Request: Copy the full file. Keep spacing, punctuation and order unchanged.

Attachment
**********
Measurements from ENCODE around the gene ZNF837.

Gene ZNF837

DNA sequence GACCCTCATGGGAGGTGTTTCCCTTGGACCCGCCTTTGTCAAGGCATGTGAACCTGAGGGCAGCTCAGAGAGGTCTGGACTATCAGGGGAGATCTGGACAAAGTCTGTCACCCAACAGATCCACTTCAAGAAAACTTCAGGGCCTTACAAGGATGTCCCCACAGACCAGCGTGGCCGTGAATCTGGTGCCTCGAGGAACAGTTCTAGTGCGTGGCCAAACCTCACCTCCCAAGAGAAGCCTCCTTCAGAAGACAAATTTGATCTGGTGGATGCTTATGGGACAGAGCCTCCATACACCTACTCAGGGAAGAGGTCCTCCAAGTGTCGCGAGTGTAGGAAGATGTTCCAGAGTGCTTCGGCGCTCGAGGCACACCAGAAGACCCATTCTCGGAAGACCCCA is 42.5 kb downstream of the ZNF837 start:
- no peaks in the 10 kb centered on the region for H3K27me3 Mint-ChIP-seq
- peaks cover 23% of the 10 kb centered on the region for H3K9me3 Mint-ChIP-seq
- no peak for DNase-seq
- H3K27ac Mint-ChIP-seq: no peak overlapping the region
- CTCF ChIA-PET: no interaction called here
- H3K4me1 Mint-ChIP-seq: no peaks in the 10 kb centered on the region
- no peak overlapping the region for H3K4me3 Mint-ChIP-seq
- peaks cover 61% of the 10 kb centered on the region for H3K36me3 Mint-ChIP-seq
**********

Measurements from ENCODE around the gene ZNF837.

Gene ZNF837

DNA sequence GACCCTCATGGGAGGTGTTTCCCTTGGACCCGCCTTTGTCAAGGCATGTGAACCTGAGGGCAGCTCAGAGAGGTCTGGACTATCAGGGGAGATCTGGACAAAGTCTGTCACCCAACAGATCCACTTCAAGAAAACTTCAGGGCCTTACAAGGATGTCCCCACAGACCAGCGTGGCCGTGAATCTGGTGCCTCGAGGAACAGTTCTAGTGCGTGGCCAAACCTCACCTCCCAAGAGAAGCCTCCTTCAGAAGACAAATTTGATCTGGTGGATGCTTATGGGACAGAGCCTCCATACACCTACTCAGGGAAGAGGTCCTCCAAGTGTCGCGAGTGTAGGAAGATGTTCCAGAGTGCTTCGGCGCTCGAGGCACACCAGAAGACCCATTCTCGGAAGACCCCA is 42.5 kb downstream of the ZNF837 start:
- no peaks in the 10 kb centered on the region for H3K27me3 Mint-ChIP-seq
- peaks cover 23% of the 10 kb centered on the region for H3K9me3 Mint-ChIP-seq
- no peak for DNase-seq
- H3K27ac Mint-ChIP-seq: no peak overlapping the region
- CTCF ChIA-PET: no interaction called here
- H3K4me1 Mint-ChIP-seq: no peaks in the 10 kb centered on the region
- no peak overlapping the region for H3K4me3 Mint-ChIP-seq
- peaks cover 61% of the 10 kb centered on the region for H3K36me3 Mint-ChIP-seq